“Tell your heart that the fear of suffering is worse than the suffering itself.”– Paulo Coelho


Four months ago, I felt a bump on the left side of my breast– let me end this part of the story by telling you that I’m okay, and it turned out to be nothing serious.

Four months ago, I discovered it due to a bundle of pain that began to haunt my left side during a certain time every month, but I didn’t tell anyone. I would look myself in the mirror, take a deep breath as the butterflies swam a 100 meter race from my stomach to my heart and then belly flopped back again. I told myself maybe next month I won’t feel it and if so, I’ll wait to say anything until then.

But I did feel it the next month and the month after and hey, even the month after that.

I didn’t want to do anything, say anything, act any way out the ordinary because this was all part of my nonsensical and very immature plan that if I ignored this bulge,  it would go away.

Except that our fears don’t disappear like that. They make themselves ever so present, clinging on to our sides and creepy-crawling under our beds at night, waking up with us in the morning with balls of mascara crust in their eye sockets and tangled hair, looking worse and bigger than they did the night before. All until one day, we are forced to look at them face-to-face at some overpriced, couture dinner party and have a stern chat with them.

This year became the second year I had the remarkable opportunity to write feature stories on courageous breast cancer survivors for a magazine in Florida, and aside from teaching me that breast cancer wraps it’s arms around all types of women’s, in all shapes, fancying all ages–even 20-somethings and 30-somethings, it reminded me once again that we have to know our own bodies.

The common denominator with every interview was how each of the women told me that it’s important to know yourself, better than anyone else–even doctors. When you feel, when you think, when you get the tiniest inkling that something may be wrong, go get it checked and if you’re gut is screeching after, get a second opinion. If there is one more thing we all need to add to our daily crowded to-do list, it’s to be aware of any changes in our health and our bodies and address them.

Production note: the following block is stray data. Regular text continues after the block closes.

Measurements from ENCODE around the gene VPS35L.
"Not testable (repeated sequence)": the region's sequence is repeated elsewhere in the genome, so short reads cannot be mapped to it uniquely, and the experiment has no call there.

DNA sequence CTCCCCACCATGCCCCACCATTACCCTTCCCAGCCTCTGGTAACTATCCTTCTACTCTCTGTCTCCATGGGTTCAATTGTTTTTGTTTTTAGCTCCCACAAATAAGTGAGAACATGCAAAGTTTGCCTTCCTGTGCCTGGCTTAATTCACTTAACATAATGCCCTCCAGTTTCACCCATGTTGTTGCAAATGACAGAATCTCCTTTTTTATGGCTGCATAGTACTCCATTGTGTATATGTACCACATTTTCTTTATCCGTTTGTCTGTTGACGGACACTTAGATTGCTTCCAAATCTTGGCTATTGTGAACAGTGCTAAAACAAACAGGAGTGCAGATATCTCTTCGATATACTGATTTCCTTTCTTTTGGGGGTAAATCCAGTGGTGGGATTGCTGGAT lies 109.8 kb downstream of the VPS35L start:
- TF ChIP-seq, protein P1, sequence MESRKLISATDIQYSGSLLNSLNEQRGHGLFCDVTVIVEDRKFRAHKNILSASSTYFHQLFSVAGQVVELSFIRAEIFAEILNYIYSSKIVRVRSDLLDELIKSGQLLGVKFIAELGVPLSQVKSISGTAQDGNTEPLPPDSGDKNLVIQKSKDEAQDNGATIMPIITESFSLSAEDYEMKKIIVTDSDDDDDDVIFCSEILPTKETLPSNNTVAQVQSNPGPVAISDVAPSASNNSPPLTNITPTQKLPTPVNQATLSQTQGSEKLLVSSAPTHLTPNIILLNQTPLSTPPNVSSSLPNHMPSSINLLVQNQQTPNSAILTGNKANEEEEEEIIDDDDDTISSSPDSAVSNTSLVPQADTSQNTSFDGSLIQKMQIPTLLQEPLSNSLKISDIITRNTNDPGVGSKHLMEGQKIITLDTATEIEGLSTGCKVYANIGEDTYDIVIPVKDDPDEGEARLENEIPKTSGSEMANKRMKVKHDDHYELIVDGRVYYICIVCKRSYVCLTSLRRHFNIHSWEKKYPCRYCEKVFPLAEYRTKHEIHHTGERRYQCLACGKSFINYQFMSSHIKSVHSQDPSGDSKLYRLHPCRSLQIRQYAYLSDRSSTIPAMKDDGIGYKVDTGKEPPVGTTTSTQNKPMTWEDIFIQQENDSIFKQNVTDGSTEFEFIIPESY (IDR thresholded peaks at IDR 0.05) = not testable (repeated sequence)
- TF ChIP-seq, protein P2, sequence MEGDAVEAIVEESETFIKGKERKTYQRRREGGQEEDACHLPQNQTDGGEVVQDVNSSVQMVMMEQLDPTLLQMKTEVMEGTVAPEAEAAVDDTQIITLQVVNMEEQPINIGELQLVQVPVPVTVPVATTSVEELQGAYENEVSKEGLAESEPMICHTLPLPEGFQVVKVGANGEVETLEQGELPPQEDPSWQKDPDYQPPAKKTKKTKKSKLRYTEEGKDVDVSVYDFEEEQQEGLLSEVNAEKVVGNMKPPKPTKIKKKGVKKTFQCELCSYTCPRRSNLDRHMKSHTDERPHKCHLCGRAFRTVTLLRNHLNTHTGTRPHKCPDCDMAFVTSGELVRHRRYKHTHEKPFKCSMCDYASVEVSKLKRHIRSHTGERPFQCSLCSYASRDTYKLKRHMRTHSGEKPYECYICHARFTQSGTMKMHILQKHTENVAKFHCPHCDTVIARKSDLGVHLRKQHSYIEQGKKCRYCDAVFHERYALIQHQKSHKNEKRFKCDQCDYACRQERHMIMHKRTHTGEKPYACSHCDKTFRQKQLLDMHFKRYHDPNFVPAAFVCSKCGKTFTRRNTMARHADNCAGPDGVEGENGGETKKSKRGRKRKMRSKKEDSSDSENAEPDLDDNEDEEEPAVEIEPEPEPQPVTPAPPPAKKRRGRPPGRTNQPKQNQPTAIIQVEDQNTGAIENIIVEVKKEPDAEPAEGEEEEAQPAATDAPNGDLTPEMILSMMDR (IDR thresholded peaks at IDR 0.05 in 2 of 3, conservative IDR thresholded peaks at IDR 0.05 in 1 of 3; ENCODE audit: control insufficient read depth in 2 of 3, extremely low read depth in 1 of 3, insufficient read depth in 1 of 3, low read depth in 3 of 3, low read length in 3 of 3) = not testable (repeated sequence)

It’s always the month of October when we are reminded of the haunting reality that breast cancer still exists and locks arms with far too many men and women every year. And while this year, it’s also a month where two well-groomed politicians are under the spotlight debating the rights of our bodies, it’s a time when we must make an oath and a clear-minded promise to ourselves that we will listen to our bodies, and always fight for them.

I was pathetic, naive, stupid (and about two more pages of adjectives) for waiting four months before I opened my mouth up and admitted I felt something odd. I chewed chunks fear and swallowed “what if’s” because I was afraid. This secret bump that was marking it’s territory on my left side, opened up conversation with others around me to find out that having lumps or bumps on your breast is a common thing that definitely needs to be checked. What we may think is obscure and strange, sailing across our hearts as our biggest fears, can be answered if we do something about it. Peace of mind is priceless.

My friends, don’t underestimate your gut and when you feel, see, think something is wrong, put a leash on the problem and drag it to be examined.


I started this blog over a year ago to try to persuade my readers to embrace and love themselves for the gorgeous chaotic people that they are and to relate via my awkward and wacky mishaps and situational observations. However, this week I decided to get a little more personal in hopes that all who read this post will digest the message to stay smart when it comes to your health. Don’t sulk in worry when you can mosey on over to a doctor or speak to a parent or a friend.

Know that you are strong, you are brave, and you are beautiful. Never turn your back when it comes to your health.

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I’m Jen Glantz. I’ve been a published writer for over 13 years, spilling my words into magazines (ranging from style to scuba diving), newspapers, websites and even this one time, a speech, for someone who didn’t speak a word of English. What drives my words, my site, my writing, is the power of relating to people. I find that many people, especially young girls, feel so alone and quite often they feel embarrassed. I want to shatter those feelings! I want them to read what I write and understand that it’s okay to be a little outside of the box, but most importantly, that it is okay to just be who they are.

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